I first met with Chef Eric May on a Friday afternoon in late September. In the restaurant business, 2:30 p.m. is the proverbial eye of the storm—the lunch rush has passed and the staff spends a couple of hours resetting the scene for the coming whirlwind of dinner. This day was no exception.
Chef May settled into his chair, simultaneously composed and donning a chef’s preternatural sense of urgency. May is a restaurant-industry lifer. He attended culinary school at Peter Kump’s in New York City in 2000. For the next five years, May built his resume in restaurants around New York and Connecticut. Before May and his wife moved to Midway in 2005, he clocked hours at the Water’s Edge Resort in Long Island and the fabled Man Ray Restaurant in New York City. May worked in Park City for a stint before accepting the job of Executive Chef at the Blue Boar in 2006. At this time, the Inn was seven years old.
On the day of our interview, time was tight. This is understandable since May serves as the Blue Boar’s Executive Chef and its General Manager—two jobs that, taken alone, are famous for expediting burn out.
“It only works because I trust the people I work with,” May says confidently. He expresses that hiring talent to prepare the Blue Boar’s menu is difficult. But when he finds it, talent is duly rewarded. May’s most trusted staff have served alongside him for up to 12 years. His small, committed team serves guests at 50 seats in the restaurant and in 12 guestrooms.
The Blue Boar Inn is a celebration of flavor—and a feast of good taste. Sparing no detail, owners John and Marva Warnock have collected European antiques over the last quarter-century and stocked the Blue Boar full of rich history. Thirteenth-century crossbows adorn the walls alongside French oil paintings from the 1700s. Every stick of furniture has a story, and May tells me snippets of each as he gives me the tour. “This bar is made from a shipping trunk built in 1800,” he says, before moving on.
May describes the market as becoming more conscientious of food sourcing year by year. He and his team work hard with local distributor Nicolas & Co. to source close-to-home ingredients whenever possible. Some of his favorite Utah suppliers include Shepherd’s Cheese, Heber Valley Cheese, and Tooele Meats. “People want local, organic food, and we want to deliver that for them,” he says. Because of the short growing seasons in the Heber Valley, the menu also features favorite products of May’s team sourced from all over the western United States.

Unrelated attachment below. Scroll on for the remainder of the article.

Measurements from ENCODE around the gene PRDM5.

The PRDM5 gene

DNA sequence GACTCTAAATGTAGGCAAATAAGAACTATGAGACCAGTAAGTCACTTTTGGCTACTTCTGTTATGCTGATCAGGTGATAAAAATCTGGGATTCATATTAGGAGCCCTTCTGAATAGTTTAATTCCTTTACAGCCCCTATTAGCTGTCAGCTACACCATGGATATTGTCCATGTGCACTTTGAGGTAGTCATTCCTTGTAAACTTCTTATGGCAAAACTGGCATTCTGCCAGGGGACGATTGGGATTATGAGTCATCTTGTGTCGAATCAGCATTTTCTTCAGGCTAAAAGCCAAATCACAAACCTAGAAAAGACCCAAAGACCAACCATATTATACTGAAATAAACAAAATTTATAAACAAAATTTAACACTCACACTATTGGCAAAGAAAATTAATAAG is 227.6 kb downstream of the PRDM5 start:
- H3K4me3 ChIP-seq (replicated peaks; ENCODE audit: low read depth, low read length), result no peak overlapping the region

May describes his culinary style as “traditional—braise, grill, and saute.” The food is old-world technique applied to classic flavors. I was served an amuse-bouche of fresh cucumber and dill-seasoned soft cheese before enjoying the Blue Boar House Salad with shaved parmigiano-reggiano, grape tomatoes, and white balsamic vinaigrette ($9). The Holsteiner Schnitzel, a year-round favorite, is lightly breaded and served with spaetzle, roasted asparagus, fried egg, and a bright, lemony buerre blanc ($30). The dish lives up to the hype with flavors of asparagus and lemon balancing the rich textures.
The menu at the Blue Boar seems to satisfy every type of diner. There is something on the menu for foodies and meat-and-potatoes types alike. One thing conspicuously missing is any type of frill. This is a menu for people who appreciate quality ingredients. There are absolutely no bells or whistles to accompany entrees that tell the true story of their ingredients and nothing more. In a word, the Blue Boar experience could be described as “sincere.”